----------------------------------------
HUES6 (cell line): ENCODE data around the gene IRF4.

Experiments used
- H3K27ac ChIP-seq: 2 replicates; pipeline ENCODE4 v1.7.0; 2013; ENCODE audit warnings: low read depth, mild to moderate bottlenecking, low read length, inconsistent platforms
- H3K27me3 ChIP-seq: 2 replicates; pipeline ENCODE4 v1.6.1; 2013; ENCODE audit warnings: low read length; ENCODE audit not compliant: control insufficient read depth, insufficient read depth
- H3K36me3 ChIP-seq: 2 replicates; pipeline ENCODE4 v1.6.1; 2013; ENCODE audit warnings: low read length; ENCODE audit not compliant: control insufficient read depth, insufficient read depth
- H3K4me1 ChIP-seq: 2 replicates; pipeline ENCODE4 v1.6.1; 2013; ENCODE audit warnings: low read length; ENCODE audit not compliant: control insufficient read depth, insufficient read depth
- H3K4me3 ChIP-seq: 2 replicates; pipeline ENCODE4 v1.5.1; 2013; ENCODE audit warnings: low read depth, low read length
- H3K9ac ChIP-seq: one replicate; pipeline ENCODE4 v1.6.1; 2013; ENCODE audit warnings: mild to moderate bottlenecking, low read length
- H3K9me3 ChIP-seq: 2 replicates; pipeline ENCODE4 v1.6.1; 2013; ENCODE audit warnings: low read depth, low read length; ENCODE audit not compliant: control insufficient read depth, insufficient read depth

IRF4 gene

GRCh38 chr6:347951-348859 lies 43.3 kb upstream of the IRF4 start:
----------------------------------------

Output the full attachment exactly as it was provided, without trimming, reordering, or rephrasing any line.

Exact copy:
HUES6 (cell line): ENCODE data around the gene IRF4.

Experiments used
- H3K27ac ChIP-seq: 2 replicates; pipeline ENCODE4 v1.7.0; 2013; ENCODE audit warnings: low read depth, mild to moderate bottlenecking, low read length, inconsistent platforms
- H3K27me3 ChIP-seq: 2 replicates; pipeline ENCODE4 v1.6.1; 2013; ENCODE audit warnings: low read length; ENCODE audit not compliant: control insufficient read depth, insufficient read depth
- H3K36me3 ChIP-seq: 2 replicates; pipeline ENCODE4 v1.6.1; 2013; ENCODE audit warnings: low read length; ENCODE audit not compliant: control insufficient read depth, insufficient read depth
- H3K4me1 ChIP-seq: 2 replicates; pipeline ENCODE4 v1.6.1; 2013; ENCODE audit warnings: low read length; ENCODE audit not compliant: control insufficient read depth, insufficient read depth
- H3K4me3 ChIP-seq: 2 replicates; pipeline ENCODE4 v1.5.1; 2013; ENCODE audit warnings: low read depth, low read length
- H3K9ac ChIP-seq: one replicate; pipeline ENCODE4 v1.6.1; 2013; ENCODE audit warnings: mild to moderate bottlenecking, low read length
- H3K9me3 ChIP-seq: 2 replicates; pipeline ENCODE4 v1.6.1; 2013; ENCODE audit warnings: low read depth, low read length; ENCODE audit not compliant: control insufficient read depth, insufficient read depth

IRF4 gene

GRCh38 chr6:347951-348859 lies 43.3 kb upstream of the IRF4 start: